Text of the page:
Impetigo is a common superficial bacterial infection of the skin. Streptococcus and/or Staphylococcus species are the usual causative organisms.
Histology of impetigo
There are two clinical forms: bullous and common. The common type is rarely biopsied.
The bullous form of impetigo shows a subcorneal bulla with a dermal inflammatory response (figure 1). There are acantholytic cells in the superficial epidermis accompanying degenerated keratinocytes and small numbers of neutrophils (figure 2, 3). Gram positive cocci may be seen within the superficial epidermis.
The common type of impetigo shows subcorneal collections of neutrophils, serum and parakeratotic foci. There is usually a dermal inflammatory response. The organisms may be difficult to isolate with gram stains.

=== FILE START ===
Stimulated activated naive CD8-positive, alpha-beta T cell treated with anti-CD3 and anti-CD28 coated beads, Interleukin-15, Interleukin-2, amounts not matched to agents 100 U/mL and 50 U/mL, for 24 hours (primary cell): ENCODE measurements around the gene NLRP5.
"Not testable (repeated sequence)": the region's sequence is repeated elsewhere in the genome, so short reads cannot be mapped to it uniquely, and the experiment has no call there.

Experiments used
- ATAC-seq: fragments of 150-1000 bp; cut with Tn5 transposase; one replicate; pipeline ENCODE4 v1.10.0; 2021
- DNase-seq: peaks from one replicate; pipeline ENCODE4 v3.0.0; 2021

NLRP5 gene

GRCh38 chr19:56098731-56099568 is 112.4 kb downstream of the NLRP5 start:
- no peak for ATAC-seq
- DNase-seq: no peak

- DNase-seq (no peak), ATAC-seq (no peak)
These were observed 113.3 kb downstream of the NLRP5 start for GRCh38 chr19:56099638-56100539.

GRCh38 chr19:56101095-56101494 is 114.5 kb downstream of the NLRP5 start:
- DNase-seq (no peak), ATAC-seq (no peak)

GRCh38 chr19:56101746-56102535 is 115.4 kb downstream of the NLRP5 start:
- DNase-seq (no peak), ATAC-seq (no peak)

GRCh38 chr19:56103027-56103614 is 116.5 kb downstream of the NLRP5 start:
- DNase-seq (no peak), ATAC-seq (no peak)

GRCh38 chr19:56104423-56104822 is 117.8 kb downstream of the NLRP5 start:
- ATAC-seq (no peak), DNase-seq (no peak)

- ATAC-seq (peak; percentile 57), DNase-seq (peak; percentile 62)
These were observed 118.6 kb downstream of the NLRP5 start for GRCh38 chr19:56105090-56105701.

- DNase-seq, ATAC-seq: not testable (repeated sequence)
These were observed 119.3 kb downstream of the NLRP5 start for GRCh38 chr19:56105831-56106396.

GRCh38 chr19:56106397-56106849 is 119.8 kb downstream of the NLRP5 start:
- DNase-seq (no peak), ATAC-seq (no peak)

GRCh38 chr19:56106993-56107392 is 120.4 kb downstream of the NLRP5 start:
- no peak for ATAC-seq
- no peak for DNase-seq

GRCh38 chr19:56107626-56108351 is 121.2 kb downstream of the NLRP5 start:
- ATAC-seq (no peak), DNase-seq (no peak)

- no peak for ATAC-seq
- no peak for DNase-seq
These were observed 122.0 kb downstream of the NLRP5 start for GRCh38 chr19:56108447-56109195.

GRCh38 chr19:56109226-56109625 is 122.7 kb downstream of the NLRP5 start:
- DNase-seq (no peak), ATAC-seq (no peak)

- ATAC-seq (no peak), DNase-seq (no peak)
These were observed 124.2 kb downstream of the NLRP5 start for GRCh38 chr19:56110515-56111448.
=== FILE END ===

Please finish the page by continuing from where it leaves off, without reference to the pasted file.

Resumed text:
Special studies for impetigo
Gram stain may be helpful to demonstrate the organisms. Correlation with culture results can sometimes be helpful.
Differential diagnosis of impetigo pathology
Staphylococcal scalded skin syndrome – Also exhibits a subcorneal bulla with acantholytic cells. The inflammatory response in the dermis and superficial neutrophils are typically absent.
Pemphigus foliaceus – Also exhibits a subcorneal bulla with acantholytic cells. The inflammatory response in the dermis and superficial neutrophils are typically absent. Immunofluorescence can be helpful in confirming this diagnosis.